Yah I hear they were starved for funds. Really starved or choosing to gut real warfighting schools and training to free up funds for the social engineering insanity.

If anything part 3 is more disheartening than Part 1 was.

NW2 knows about my neighbor. She has every right to be absolutely PO'd at me. Her son is at great risk and I should have known better just how bad things were getting and I refused to believe it.

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PostPosted: Thu Aug 31, 2017 1:56 pm 
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OSCSSW wrote:
Nightwatch2 wrote:
Ionic wrote:
And Part 3 is up (I hope that the link works this time):

https://m.usni.org/magazines/proceeding ... aintenance


The Really Big Something Ugly is becoming more and more evident. This is a generational culture problem and it is a MUCH DIFFERENT culture than what I remember (left sea duty in 91, (staff puke embarked in two surface ships)).

I now offer further evidence of a corrupted culture which I have so far refrained from pointing out, but I think it bears on this degradation of professionalism and is definitely part of The Problem as I see this.

The corruption trials of senior officers and Fat Leonard. Civilian criminal trials and now Courts Martial up through senior and flag officers involved in corruption and compromise of classified material for personal enrichment and favors.

What does that have to do with the loss of training and professionalism? its all part of the same degradation of the culture of accountability, professionalism and integrity that runs from top to bottom and back up.

It is not all of the officer corps by any stretch of the imagination. My sons are as appalled as I am. None of whom are in the surface warfare community, and neither was I. But all of this is symptomatic of a much, much larger problem and central to it all is a loss of integrity and professionalism that has allowed professional standards and training to degrade to what is now a crisis level. Just how pervasive this goes is now the big question in my mind.

I think we may have a much larger problem in the USN than we are aware of. And that scares the Absolute $h!t out of me!!


Your not only one scared sh!tless shipmate. This bears out the very worst of my fears. This reminds me so much of the post Nam fleet (with the exception of rampant drug abuse).

IMO, social engineering is doing more damage than drug abuse ever did in the '70s. Why was there not a hue and cry over these disastrous decisions? I'll tell you why, No One up the line wanted to rock the boat. Their mother humping careers were dependent on doing whatever was the latest social engineering insanity from our civilian masters. Instead of living up to their oaths they remained silent. A bunch of careerist cowards, ISA COWARDS, more than willing to push the social engineering policies that advanced people who had no right even wearing the uniform let alone being in positions of trust.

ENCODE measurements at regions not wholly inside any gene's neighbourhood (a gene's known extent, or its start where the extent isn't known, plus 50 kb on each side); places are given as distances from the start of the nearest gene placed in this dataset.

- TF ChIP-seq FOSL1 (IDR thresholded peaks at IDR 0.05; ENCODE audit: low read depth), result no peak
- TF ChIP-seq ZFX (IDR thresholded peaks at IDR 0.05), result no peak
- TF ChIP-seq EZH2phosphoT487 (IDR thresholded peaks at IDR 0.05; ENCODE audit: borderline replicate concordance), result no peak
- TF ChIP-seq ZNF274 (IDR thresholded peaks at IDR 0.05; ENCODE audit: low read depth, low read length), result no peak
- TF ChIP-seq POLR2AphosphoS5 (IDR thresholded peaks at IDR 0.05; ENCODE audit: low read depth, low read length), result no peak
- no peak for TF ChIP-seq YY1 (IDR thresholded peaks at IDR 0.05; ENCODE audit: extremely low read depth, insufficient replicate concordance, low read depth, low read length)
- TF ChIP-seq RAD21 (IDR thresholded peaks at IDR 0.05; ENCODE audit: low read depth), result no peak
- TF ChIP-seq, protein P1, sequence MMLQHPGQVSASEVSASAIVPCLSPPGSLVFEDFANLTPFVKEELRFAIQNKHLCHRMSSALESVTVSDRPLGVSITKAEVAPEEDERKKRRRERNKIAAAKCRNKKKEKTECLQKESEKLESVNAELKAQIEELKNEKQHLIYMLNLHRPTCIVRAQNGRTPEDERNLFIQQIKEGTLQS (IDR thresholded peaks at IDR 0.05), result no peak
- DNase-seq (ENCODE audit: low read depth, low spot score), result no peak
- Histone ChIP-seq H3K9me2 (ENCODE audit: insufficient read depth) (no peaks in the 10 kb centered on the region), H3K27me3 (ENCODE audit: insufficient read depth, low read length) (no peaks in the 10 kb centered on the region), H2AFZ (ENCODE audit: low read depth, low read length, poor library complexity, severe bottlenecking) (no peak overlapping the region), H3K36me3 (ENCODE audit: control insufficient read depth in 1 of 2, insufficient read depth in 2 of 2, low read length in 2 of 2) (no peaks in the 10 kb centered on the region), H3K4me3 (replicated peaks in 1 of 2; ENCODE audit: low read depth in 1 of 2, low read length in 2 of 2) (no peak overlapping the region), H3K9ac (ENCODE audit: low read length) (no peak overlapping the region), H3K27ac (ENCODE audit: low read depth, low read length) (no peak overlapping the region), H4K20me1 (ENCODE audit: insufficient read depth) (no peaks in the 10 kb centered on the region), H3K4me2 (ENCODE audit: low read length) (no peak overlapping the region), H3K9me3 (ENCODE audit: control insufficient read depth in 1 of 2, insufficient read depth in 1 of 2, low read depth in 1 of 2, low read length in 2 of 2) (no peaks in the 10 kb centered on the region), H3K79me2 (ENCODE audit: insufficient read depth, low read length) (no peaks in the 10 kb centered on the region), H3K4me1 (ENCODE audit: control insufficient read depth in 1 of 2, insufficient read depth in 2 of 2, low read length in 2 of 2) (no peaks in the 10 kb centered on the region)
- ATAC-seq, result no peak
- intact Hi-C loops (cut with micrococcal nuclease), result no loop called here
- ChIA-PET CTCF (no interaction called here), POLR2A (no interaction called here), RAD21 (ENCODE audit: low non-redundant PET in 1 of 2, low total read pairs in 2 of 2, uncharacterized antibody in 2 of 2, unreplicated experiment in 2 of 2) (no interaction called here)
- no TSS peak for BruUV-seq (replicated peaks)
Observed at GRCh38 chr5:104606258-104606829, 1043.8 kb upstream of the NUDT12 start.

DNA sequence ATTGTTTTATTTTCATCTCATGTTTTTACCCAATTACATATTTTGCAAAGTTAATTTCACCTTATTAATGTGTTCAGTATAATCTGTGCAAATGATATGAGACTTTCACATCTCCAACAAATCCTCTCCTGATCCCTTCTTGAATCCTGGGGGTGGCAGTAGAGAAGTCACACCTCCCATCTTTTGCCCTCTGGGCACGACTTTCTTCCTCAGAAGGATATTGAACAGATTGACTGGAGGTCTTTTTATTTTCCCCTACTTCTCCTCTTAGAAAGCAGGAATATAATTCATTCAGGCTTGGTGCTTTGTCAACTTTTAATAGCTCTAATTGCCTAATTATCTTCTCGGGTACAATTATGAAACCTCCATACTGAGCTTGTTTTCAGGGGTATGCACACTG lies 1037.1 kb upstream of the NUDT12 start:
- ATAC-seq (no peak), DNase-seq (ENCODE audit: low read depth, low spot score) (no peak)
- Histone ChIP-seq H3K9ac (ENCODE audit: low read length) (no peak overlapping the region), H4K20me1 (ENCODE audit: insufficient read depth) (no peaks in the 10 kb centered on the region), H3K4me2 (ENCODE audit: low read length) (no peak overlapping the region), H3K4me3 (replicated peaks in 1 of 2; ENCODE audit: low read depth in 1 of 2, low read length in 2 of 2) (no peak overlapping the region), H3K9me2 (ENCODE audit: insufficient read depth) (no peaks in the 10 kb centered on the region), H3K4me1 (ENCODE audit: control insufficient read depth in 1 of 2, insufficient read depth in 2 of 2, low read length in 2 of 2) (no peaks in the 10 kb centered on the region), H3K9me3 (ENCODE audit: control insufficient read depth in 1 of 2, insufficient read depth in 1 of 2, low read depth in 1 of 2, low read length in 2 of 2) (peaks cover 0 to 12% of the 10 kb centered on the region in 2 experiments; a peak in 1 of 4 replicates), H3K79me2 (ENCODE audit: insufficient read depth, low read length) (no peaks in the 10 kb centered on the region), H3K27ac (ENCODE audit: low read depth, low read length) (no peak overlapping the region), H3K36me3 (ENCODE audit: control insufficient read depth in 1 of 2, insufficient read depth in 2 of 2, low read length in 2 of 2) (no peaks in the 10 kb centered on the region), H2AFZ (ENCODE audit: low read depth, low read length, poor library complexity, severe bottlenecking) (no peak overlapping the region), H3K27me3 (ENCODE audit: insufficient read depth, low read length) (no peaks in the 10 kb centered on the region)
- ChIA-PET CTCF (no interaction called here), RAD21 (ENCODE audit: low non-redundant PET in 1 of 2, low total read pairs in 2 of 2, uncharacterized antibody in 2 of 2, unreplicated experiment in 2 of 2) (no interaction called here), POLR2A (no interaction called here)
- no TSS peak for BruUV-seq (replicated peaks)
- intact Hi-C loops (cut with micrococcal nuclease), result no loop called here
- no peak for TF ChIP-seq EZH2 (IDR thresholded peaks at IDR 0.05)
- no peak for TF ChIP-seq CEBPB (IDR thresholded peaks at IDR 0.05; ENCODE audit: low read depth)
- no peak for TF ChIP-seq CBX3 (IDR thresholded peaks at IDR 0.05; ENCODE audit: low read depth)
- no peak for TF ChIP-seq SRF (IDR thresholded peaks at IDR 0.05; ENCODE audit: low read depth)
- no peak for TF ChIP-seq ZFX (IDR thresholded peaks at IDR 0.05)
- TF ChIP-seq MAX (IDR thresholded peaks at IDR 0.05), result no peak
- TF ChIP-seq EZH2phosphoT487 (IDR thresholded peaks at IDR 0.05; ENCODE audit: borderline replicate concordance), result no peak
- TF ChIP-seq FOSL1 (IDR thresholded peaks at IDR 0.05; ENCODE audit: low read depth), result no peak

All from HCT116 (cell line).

Yah I hear they were starved for funds. Really starved or choosing to gut real warfighting schools and training to free up funds for the social engineering insanity.

If anything part 3 is more disheartening than Part 1 was.

NW2 knows about my neighbor. She has every right to be absolutely PO'd at me. Her son is at great risk and I should have known better just how bad things were getting and I refused to believe it.

It may not necessarily be social engineering (or other stuff) as much as complacency and a SWO situation that thinks everything is hunky dory and shiphandling is easy.

I suspect the most interesting bits of info will be what each ship recieved re causes and remedies after each incident, when they received it, and what said COs and XOs did with said info.

I also suspect that will be the REALLY scary part - a SWO branch that has a broken or non-existent mechanism to identify and address defects, and disseminate info for action.

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PostPosted: Thu Aug 31, 2017 2:01 pm 
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Question: what is this "social engineering" money being spent on? None of the examples I've heard of sound all that expensive in the grand scheme of things (300,000 or so personnel and a $160Bn budget if I'm reading the numbers correctly - $500k per head could keep every "diversity" activist in the USA busy and still leave money left over).

My suspicion is that the budget cuts come from the same place that the RN cuts come from: to pay for Iraq and Afghanistan. That fits with when the cuts to the surface warfare schools started (under GWB) and accounts for one hell of a lot more total money and more importantly high-level (flag-level) attention than diversity programmes ever will.

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PostPosted: Thu Aug 31, 2017 2:08 pm 
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An additional question would be what the state of the US Navy's warfighting capability given all these apparant problems?